Book of All Time

This material is intended for those who have purchased the Audible version of Book of All Time and may contain spoilers.



Melfar conceptu­alize time in terms of cycles. They utilize a lunar calendar over­laid on a solar one, measuring time in tides, returns, and meeds. A tide is a full lunar cycle. The only consistently named tides are Darktide, Brightening Symmetide, Sun­tide, and Darkening Sym­metide (corre­sponding to lunar cycles encompassing winter solstice, vernal equinox, summer solstice, and autumnal equinox, respectively). Other tides receive descriptive labels, which can vary from one return to the next (e.g., Fogtide, Budtide, Fruittide). A return is a cycle of all the solar seasons, with a new return always beginning on the full moon closest to the start of Bright­ening Symmetide. 

There are twelve named returns corresponding to the twelve types of stone from which a Benison is crafted to mark the start of each return (see diagram). A full cycle of returns comprises a meed, and meeds are named in the same sequence as returns. The completion of a full cycle of meeds is called a Great Turning. Returns of the cur­rent cycle are called New,with previous cycles referred to as Old, Ancient, and Preterit, in that order. A par­ticular event is “dated” by one saying that it occurred in a “Fogtide of the Amber Return of the Old Jade Meed.”

Mundani, on the other hand, utilize a rigidly linear solar calendar. Their equivalent of a Melfar return (our year) is a passage. Pas­sages are sequentially numbered, beginning with the birth year of Razak Caloyer, a revered prophet. Each passage is divided into twelve stints, each with exactly thirty days, comprised of five sixes. These stints are not named, only numbered. To regularize their calendar, they observe a period of five (sometimes six) days at the conclusion of Twelfth Stint. These days are called the Binder. The new passage begins on the longest day (summer solstice), which they call Full Sun.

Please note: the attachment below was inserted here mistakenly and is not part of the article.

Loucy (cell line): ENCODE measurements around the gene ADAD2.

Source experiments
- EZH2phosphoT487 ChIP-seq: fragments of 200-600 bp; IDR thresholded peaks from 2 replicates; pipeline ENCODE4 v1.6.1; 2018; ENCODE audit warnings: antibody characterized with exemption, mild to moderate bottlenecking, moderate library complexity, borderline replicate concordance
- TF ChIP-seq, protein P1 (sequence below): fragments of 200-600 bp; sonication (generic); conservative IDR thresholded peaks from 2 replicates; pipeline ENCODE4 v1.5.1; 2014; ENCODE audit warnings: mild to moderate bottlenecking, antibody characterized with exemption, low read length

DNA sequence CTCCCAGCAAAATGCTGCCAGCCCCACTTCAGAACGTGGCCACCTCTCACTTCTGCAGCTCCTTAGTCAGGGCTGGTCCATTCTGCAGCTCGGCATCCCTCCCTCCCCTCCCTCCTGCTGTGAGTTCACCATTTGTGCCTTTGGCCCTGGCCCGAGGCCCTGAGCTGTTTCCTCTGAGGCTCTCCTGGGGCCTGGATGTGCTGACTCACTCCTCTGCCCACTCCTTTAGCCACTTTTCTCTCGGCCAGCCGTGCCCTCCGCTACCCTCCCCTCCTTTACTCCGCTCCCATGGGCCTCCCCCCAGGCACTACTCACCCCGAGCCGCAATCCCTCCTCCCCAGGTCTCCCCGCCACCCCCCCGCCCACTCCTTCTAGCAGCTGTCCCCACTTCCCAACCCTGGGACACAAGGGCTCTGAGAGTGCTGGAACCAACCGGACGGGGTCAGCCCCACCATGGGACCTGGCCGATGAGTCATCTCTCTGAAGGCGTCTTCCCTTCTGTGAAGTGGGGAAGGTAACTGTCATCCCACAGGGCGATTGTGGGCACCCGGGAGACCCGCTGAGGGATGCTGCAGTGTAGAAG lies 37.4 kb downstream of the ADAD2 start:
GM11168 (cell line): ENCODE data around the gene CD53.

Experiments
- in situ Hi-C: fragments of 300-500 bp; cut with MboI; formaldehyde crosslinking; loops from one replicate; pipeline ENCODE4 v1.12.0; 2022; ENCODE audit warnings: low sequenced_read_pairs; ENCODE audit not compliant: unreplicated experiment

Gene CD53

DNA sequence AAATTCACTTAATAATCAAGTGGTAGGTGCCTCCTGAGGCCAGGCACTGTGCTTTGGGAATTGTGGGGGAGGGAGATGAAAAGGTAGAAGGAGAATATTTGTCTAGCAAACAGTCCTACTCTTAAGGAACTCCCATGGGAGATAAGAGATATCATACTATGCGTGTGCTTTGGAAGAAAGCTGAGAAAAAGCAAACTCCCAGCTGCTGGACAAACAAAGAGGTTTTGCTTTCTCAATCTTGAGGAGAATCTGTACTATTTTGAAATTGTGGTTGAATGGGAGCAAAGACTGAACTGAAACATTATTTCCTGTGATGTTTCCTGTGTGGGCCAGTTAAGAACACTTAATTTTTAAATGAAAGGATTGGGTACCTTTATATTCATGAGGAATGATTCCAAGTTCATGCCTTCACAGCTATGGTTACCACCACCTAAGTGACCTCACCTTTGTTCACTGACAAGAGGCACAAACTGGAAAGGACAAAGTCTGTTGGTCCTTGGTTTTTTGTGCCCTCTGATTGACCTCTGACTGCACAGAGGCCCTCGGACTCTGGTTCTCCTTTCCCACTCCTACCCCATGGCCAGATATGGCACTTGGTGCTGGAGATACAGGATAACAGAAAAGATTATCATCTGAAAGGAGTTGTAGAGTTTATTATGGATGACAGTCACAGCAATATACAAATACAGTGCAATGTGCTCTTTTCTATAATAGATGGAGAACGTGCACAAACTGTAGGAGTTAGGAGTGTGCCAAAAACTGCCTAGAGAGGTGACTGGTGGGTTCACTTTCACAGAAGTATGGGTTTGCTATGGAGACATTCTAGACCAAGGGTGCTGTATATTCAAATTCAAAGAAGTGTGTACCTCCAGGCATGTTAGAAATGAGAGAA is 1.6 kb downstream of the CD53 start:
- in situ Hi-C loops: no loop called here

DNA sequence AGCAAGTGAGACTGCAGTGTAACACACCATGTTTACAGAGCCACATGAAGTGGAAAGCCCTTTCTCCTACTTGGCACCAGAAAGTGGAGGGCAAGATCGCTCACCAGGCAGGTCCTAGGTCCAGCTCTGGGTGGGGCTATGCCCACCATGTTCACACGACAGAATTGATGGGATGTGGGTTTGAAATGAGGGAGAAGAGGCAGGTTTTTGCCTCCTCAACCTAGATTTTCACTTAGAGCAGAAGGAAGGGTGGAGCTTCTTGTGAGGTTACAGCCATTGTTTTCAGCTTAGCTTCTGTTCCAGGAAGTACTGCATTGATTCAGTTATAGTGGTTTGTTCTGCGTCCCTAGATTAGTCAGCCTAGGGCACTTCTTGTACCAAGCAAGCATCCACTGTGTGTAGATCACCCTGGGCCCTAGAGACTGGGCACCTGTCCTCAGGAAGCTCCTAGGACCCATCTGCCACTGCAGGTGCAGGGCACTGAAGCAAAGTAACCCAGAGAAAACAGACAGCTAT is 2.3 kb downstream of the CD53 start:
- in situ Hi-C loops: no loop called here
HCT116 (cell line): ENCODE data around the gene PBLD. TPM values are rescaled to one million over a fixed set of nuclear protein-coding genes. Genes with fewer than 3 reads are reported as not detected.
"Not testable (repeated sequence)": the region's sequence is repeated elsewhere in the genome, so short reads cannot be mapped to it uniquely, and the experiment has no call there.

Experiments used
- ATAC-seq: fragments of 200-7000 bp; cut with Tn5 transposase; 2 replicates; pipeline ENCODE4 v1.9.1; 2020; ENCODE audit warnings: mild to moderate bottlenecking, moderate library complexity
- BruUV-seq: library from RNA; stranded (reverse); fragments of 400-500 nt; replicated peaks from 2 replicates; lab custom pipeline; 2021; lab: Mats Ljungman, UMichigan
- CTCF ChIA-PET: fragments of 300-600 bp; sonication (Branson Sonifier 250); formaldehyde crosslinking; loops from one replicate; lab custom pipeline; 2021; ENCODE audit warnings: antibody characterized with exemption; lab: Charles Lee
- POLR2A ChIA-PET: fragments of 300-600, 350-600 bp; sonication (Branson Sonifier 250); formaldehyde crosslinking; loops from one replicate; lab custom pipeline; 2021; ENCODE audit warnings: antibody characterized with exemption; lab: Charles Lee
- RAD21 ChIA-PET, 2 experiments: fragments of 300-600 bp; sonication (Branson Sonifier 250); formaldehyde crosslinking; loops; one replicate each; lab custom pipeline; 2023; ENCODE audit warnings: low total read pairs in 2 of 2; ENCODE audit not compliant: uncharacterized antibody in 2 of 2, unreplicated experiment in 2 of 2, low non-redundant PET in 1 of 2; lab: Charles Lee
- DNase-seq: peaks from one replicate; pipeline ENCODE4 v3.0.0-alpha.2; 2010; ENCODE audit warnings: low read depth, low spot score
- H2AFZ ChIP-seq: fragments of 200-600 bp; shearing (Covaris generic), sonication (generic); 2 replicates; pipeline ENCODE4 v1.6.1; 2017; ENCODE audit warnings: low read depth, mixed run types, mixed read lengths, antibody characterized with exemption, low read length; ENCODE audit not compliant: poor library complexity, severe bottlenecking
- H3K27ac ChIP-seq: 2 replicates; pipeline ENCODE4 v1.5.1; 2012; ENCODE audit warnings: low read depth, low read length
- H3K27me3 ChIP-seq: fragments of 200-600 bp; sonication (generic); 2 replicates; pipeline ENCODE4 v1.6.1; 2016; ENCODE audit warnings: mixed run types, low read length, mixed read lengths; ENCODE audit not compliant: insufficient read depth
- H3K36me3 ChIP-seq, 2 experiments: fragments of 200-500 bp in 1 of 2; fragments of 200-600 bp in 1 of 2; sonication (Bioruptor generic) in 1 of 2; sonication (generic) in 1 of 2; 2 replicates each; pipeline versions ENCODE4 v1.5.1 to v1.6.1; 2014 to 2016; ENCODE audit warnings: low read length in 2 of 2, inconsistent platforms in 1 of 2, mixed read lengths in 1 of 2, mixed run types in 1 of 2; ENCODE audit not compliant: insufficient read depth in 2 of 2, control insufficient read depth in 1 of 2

The map on the following page represents the Mundani world. Melfar don’t use maps as such. The eastern “Waste­land” is what was once the Melfar Forest of Cödweg and the southern “Wasteland” is where the For­est of Cesta once stood. The Melfar Forest of Serani lay on the slopes of the western mountains. For the benefit of readers, the map shows the approximate locations of the following places that are important only to Melfar:

  1. Beniford
  2. Aldbeck
  3. Lindmor
  4. Woodclasp
  5. Gorshfen (on the lake called Glasllyn) 
  6. Selbourne
  7. Túl
  8. New Beniford



aurynx: The organ that sonically verberates biophotonic patterns. It is located in the throat near the larynx. 

Benison: A stone monument crafted by Melfar to com­memorate the end of one meed and the start of the next. Each Benison contains the imagery of a song. 

billbug: A biting insect similar to a mosquito.

Binder: A period of five or six days between passages that calibrates the Mundani calendar. It is considered “time out of time,” when rules are often broken.